This 1911 Model 50 American 'Underslung' Traveler Special 5 Passenger Victoria was ordered by Larz Anderson, U.S. Minister to Belgium, and delivered directly to the U.S. Embassy in Brussels. The $5,000 'Special' series carried a more powerful 60 horsepower 4-cylinder engine displacing 571 cubic inches. Minister Anderson had a custom windshield crafted by Vanden Plas of Paris and also added electric cowl lights while serving in Europe. His wife, Isabel, at one time was the wealthiest woman in America. She authored children's books, travelogues and poetry. Monograms on the rear doors depict 'Captain Ginger' who is the principle character of the children's series. Restored in the 1940s, this car belonged to Briggs Cunningham and Miles Collier before coming to the Seal Cove Auto Museum.
This 1911 American Underslung Traveler spent two decades of its life, from 1994 to 2014, on loan to the Petersen Automotive Museum and on exhibit in its diorama 'Stuck in the Mud.' The American Motor Car Company was founded in 1906 in Indianapolis, Indiana. Harry Stutz designed its first automobile, but he left almost immediately to found his own car company, and Fred Tone took over as chief engineer. It was Tone who designed the first American Underslung in 1907, and it proved so popular that all the company's cars were soon underslungs. This 1911 Underslung, with the chassis mounted below the center of its massive 40-inch-in-diameter wheels, is powered by a 4-cylinder T-head engine producing 50 horsepower. It was priced at $4,250.
The American Motor Car Company was founded in 1906 and based in Indianapolis, Indiana. It produced its first car in 1906 and the first 'Underslung' in 1907. However, the name 'Underslung' was not derived until 1912.
The underslung design was an attempt to make the car as low as possible. Harry C. Stutz, an engineer who would later produce cars under his own name, is credited with creating the design. Although Stutz created the chassis design, it was American's chief engineer, Fred I. Tone, who turned the chassis upside down. Tone decided to place the frame below the axles, instead of the traditional design of placing them above. The semi-elliptic leaf springs were mounted above the frame. Due to achieving such a low ground clearance, 40-inch wheels were needed to give the vehicle ample space between the frame and the ground.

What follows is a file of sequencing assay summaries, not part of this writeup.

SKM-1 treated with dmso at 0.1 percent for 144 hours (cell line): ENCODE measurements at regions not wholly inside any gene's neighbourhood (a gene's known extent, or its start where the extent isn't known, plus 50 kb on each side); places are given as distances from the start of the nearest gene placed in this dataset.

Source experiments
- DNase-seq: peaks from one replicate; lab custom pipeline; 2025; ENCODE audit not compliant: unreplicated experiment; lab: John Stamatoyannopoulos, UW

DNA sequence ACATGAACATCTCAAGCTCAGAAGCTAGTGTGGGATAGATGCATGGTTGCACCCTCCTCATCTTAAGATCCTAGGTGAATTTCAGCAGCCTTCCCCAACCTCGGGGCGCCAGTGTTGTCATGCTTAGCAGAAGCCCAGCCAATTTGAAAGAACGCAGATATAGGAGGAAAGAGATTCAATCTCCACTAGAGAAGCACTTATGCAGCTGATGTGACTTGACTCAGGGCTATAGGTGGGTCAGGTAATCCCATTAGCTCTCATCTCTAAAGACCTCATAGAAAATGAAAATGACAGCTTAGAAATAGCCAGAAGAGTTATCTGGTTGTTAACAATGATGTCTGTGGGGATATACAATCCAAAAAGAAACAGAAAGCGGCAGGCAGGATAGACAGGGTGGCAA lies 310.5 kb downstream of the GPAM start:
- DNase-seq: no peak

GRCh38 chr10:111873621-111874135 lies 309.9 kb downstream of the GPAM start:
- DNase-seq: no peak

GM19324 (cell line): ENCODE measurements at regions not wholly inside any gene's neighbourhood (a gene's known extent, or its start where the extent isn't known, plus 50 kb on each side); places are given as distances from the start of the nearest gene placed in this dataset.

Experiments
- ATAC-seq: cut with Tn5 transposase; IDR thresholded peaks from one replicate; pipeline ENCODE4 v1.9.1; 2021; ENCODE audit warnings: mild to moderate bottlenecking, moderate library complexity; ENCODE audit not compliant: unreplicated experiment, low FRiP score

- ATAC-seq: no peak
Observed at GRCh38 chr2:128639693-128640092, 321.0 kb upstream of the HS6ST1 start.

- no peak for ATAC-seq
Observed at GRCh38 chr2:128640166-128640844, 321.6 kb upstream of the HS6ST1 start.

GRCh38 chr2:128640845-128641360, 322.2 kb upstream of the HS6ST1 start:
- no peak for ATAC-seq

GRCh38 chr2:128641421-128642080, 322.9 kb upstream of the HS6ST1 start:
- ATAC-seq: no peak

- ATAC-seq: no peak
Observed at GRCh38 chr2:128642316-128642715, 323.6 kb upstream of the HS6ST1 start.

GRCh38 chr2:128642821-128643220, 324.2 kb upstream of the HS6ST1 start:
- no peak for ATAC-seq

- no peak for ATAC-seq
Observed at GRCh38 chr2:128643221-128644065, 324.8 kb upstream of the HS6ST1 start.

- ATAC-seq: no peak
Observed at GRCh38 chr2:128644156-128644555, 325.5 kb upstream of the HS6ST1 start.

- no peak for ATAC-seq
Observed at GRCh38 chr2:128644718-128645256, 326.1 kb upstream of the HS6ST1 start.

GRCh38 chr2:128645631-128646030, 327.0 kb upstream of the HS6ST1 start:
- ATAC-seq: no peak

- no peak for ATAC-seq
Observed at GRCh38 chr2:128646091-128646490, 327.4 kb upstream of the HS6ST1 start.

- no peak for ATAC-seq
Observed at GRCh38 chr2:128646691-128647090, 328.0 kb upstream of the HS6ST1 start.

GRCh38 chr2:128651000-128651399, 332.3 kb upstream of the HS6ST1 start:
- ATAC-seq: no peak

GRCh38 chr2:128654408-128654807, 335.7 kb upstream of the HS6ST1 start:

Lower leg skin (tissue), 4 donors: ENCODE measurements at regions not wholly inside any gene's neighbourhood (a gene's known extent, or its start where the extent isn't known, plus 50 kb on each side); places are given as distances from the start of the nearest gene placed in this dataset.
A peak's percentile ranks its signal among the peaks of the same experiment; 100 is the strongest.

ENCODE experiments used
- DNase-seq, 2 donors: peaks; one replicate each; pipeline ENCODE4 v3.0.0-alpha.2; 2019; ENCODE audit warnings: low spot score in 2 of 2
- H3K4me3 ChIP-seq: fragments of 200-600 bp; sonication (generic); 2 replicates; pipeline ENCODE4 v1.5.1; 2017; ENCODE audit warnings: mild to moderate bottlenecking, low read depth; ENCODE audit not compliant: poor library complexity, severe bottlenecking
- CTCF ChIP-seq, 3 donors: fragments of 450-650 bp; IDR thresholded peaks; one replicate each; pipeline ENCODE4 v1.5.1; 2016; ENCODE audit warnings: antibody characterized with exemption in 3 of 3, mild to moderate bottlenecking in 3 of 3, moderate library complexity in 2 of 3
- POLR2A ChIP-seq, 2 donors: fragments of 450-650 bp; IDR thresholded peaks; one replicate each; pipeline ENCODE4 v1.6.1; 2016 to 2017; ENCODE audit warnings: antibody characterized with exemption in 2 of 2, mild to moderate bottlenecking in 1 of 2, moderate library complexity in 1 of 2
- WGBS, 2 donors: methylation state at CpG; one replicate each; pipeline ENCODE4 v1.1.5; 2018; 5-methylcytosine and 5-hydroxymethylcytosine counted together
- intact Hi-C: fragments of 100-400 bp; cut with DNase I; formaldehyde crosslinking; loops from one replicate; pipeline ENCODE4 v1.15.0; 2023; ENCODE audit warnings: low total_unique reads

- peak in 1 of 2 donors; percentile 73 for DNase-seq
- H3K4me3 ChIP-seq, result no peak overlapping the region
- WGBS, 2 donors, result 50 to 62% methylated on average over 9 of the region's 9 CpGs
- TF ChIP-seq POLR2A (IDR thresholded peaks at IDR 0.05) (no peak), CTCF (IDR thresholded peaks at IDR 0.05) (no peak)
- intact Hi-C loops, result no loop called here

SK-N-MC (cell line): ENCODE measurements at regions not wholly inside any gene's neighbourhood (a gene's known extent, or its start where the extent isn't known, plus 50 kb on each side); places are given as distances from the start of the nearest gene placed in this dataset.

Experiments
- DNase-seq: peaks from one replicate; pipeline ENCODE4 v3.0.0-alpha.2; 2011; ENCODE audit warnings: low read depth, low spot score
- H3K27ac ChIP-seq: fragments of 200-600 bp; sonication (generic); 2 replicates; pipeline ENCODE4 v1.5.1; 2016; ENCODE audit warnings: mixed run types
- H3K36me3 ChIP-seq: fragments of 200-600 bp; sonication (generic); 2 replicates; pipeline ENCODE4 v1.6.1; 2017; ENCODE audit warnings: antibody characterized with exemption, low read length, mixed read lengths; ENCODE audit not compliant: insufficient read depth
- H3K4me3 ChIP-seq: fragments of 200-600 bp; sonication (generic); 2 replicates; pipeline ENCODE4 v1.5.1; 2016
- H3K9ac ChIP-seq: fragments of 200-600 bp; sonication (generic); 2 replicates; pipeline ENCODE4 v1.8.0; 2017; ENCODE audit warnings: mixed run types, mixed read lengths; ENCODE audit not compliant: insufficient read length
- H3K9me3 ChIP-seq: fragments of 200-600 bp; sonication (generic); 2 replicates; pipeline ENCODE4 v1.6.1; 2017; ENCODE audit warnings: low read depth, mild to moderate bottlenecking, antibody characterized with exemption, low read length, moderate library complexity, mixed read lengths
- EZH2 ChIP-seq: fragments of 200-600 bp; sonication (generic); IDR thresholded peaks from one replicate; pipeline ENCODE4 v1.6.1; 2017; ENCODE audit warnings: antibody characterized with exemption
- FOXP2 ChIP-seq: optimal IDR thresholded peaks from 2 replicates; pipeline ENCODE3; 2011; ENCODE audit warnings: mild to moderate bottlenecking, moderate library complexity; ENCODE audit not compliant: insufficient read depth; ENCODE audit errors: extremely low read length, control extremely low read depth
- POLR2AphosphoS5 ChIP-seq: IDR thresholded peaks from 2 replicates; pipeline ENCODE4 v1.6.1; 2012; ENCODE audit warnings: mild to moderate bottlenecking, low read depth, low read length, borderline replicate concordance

The Underslung models provided safety that many other early manufacturers could not guarantee. The Underslungs were virtually impervious to roll-overs. Sales documentation stated that the vehicles could be tilted up to 55 degrees without rolling over.
The Underslung featured a four-cylinder, 6.4-liter engine capable of producing 40 horsepower. In 1908, the engine was enlarged to 7.8 liters and now produced 50 horsepower.
Even with the ground clearance advantage, the Underslung was not as competitive as other vehicles that featured larger engines. This was proven in 1908 when American Motor Car entered an Underslung Roadster in the Savannah Challenge Cup Race. The four-cylinder engine was not enough to keep pace and as a result, it finished last. Also, due to large wheels, and high center of gravity created partly by the raised engine subframe, the car suffered from poor handling and frequent tire changes.
Around 1909, American introduced a four-passenger Underslung dubbed the Traveler.
In 1910, the horsepower rating for the engine was increased to 60 by enlarging the cylinder bore and adding pressurized lubrication.
In 1911, the company faced financial difficulties. It's named was changed to American Motors Co.
In 1912, the entire model line now used the underslung chassis. As a marketing ploy, the vehicles were named the American Underslungs. Due to the size of the Traveler, a larger engine was required to make it more competitive in the market place. A six-cylinder engine was used.
In 1913, electric starters and lights became available on the Underslungs. The company still was suffering from financial problems. The company was having trouble competing with other manufacturers that were more efficient and produced bigger, faster vehicles at lower prices. Fred Tone departed from the company for other automotive opportunities.
By Daniel Vaughan | Oct 2013
In November of 1913, the company went into receivership. Over an eight-year period, the American Motor Company had produced over 45,000 vehicles. They had introduced creative designs, effective marketing, and brilliant automobiles. Like many other manufacturers during this era, they were plagued by ineffective assembly processes, a tough economy, the onset of World War I, and an evolving market place.